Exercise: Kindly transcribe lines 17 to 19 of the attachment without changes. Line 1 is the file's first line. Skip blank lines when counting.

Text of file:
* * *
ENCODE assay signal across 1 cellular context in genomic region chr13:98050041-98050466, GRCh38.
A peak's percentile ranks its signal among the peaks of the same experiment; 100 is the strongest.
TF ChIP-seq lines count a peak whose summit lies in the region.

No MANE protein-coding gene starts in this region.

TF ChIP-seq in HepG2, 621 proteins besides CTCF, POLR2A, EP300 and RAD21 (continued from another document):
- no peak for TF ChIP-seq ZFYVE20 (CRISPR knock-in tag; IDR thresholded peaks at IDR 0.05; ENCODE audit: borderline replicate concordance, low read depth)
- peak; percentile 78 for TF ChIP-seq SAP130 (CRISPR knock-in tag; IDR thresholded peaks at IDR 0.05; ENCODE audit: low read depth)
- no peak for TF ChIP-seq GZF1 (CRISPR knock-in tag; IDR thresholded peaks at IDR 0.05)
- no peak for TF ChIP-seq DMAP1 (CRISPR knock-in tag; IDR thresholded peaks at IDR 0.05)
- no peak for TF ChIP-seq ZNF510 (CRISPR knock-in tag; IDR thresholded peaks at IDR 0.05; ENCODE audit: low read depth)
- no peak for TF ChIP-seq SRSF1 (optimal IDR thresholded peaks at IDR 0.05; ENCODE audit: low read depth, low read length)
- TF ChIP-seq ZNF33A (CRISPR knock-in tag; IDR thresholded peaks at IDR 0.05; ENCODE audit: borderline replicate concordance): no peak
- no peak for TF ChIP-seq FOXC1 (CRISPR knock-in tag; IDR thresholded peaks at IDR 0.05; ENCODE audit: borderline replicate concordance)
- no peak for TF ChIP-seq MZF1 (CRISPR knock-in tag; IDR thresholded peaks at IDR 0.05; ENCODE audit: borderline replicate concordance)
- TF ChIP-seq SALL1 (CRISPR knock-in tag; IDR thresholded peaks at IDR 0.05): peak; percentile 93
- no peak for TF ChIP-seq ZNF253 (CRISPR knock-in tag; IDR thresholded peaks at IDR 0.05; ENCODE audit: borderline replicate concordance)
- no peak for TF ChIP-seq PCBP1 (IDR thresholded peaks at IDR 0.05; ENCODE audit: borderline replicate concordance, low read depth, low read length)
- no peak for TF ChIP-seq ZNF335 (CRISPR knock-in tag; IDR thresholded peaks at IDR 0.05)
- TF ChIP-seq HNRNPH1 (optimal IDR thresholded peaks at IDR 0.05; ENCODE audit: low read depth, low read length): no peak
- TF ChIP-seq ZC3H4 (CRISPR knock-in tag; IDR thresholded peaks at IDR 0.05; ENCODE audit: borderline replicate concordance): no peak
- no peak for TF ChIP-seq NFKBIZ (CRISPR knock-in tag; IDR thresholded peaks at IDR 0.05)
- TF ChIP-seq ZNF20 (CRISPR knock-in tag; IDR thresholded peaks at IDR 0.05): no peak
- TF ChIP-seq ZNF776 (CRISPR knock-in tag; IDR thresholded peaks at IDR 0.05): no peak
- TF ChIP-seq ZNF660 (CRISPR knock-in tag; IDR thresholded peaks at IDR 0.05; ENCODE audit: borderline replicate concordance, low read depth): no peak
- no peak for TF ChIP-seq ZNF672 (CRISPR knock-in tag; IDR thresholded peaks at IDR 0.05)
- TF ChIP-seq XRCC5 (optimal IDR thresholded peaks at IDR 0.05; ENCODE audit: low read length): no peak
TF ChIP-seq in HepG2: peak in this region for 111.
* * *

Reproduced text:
- no peak for TF ChIP-seq PCBP1 (IDR thresholded peaks at IDR 0.05; ENCODE audit: borderline replicate concordance, low read depth, low read length)
- no peak for TF ChIP-seq ZNF335 (CRISPR knock-in tag; IDR thresholded peaks at IDR 0.05)
- TF ChIP-seq HNRNPH1 (optimal IDR thresholded peaks at IDR 0.05; ENCODE audit: low read depth, low read length): no peak